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February 22, 2010 | by  | in News | [ssba]

FourSquare raises questions, lolly mix prices


The line between social networking and social OCD seem to be getting blurred, with the latest fadsite FourSquare. FourSquare is a location-based social networking site that lets a user share their location, by ‘checking in’ every time they arrive at a new location. Users earn badges for checking in at various locations. Those participants that check in most can become a venue’s ‘mayor.’

FourSquare has been embraced by the corporate world in America, where they offer incentives for users who check in to their particular business.

While this trend has been slow to catch on in New Zealand, Mojo offers a free coffee for every fifth check in a person makes.

However, the amount of information users are willing to share with the world is raising concern. To highlight the potential issues with this information overshare, a group has developed the site, which streams every update showing a FourSquare user leaving their home. says the danger lies in telling people where you are, or more importantly, where you are definitely not: at home.

From the website: “So here we are; on one end we’re leaving lights on when we’re going on a holiday, and on the other we’re telling everybody on the internet we’re not home. It gets even worse if you have ‘friends’ who want to colonize your house. That means they have to enter your address, to tell everyone where they are. Your address…on the internet”.

Netsafe Development Manager Sean Lyons says the website is a good wake-up call for users who are not security aware.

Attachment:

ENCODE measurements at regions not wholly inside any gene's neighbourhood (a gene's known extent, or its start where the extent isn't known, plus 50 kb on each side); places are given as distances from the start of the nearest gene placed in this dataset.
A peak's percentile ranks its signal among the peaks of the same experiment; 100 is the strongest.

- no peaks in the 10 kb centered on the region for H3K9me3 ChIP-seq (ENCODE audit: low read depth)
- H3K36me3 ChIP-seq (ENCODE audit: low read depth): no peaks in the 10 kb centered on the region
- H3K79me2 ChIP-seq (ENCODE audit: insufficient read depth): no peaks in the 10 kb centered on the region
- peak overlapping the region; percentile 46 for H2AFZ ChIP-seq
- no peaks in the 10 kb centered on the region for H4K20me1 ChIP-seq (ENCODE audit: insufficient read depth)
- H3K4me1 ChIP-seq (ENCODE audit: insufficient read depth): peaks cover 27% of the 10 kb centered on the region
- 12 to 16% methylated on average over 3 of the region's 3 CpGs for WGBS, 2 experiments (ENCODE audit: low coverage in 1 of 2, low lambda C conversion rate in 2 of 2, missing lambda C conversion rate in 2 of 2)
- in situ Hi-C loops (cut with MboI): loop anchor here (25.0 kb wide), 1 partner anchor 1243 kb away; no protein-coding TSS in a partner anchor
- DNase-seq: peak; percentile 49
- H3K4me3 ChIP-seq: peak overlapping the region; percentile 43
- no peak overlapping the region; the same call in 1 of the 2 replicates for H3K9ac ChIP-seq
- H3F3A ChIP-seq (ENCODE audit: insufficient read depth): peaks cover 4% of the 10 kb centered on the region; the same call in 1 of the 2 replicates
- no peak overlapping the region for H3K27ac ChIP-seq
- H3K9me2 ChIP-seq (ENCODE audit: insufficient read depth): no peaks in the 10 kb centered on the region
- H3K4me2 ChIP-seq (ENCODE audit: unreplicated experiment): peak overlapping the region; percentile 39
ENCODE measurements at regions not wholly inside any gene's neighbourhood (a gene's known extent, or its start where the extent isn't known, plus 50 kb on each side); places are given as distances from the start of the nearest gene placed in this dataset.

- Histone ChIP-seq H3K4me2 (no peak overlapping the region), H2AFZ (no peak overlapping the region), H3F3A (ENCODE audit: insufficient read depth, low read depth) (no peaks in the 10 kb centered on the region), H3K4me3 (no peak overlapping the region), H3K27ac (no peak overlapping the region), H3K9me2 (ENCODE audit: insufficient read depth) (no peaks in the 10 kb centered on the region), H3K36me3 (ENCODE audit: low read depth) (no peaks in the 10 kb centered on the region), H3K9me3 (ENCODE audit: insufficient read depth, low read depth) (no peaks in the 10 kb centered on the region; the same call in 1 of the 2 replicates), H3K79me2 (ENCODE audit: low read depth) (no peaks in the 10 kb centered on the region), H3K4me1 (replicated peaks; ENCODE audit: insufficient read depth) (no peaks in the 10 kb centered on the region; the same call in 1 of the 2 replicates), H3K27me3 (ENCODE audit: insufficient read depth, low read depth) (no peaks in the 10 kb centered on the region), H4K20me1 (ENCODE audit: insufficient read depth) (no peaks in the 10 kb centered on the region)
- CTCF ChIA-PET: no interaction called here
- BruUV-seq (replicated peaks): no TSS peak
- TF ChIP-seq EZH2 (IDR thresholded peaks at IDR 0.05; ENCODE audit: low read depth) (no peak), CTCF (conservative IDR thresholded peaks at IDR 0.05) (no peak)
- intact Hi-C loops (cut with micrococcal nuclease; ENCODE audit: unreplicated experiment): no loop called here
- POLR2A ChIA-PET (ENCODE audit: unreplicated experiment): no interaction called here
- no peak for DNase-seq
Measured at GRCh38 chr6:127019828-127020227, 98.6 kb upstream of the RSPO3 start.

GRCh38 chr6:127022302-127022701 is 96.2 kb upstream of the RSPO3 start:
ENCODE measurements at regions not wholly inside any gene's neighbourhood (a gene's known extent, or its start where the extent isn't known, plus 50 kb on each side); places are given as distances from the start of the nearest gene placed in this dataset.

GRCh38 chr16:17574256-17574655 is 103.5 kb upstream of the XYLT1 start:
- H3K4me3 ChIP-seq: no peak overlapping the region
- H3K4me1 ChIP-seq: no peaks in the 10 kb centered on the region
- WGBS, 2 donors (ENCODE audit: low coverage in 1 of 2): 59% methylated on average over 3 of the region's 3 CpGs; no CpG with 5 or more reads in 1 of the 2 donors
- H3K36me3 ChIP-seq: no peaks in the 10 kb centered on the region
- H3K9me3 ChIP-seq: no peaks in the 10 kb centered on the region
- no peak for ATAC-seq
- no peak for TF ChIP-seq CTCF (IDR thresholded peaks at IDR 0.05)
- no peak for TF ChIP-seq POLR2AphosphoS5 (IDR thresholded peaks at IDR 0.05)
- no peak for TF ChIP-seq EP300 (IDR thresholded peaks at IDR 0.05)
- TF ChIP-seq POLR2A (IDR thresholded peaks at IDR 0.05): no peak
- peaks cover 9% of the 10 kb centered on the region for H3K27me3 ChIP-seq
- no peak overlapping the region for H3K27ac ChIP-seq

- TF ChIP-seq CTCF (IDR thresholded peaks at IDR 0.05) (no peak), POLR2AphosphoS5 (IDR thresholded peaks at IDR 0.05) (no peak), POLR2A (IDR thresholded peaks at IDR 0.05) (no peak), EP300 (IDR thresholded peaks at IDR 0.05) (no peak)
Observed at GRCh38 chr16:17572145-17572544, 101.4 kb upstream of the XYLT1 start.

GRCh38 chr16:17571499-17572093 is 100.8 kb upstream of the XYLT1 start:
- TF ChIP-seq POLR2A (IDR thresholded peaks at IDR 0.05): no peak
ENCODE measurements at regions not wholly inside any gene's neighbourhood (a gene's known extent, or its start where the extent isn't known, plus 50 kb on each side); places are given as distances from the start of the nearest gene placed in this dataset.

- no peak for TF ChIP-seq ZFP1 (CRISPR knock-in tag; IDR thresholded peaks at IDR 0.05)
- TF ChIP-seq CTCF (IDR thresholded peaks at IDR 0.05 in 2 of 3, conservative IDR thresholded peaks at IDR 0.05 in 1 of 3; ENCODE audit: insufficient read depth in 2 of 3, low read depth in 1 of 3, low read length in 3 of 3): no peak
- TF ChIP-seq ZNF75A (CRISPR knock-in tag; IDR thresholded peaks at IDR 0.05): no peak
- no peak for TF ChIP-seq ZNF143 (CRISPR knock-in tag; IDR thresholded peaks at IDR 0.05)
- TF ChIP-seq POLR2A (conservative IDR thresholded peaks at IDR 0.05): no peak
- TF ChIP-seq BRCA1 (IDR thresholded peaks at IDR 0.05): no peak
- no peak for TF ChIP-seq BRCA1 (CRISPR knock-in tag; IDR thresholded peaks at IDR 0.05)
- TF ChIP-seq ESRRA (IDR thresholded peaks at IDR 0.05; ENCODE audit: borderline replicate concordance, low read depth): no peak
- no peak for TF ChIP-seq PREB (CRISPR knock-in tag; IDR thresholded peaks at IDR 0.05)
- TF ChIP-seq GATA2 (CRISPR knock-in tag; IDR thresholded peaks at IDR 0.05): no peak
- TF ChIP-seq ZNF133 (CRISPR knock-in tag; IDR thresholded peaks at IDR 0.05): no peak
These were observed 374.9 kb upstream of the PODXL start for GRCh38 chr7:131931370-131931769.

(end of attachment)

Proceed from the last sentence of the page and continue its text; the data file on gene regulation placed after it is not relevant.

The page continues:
“Internet security commentators have warned about the risk of the internet shadow that users create, and the snippets of information that can be pieced together.

“This site [] seems like that on amphetamines.

“You wouldn’t shout your private information across a crowded café, so why do it online? People need to utilise some real world sensibilities online,” he says.

Lyons says while social networking site users can set profiles to private, their friends may not have the same respect for their privacy and share that information.

“While it is great that you can keep up with your friends in real time, people really need to consider if the benefit of sharing their every move outweighs the potential consequences. It’s a matter of finding the balance.”


About the Author ()

News Editor and Chief Editor-Annoyance. Thinks you should volunteer to write news. Is easily distracted by shiny things.

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  1. Raptor says:

    Sarah Robson is currently in the Salient office. Break into her home and steal her cheese.

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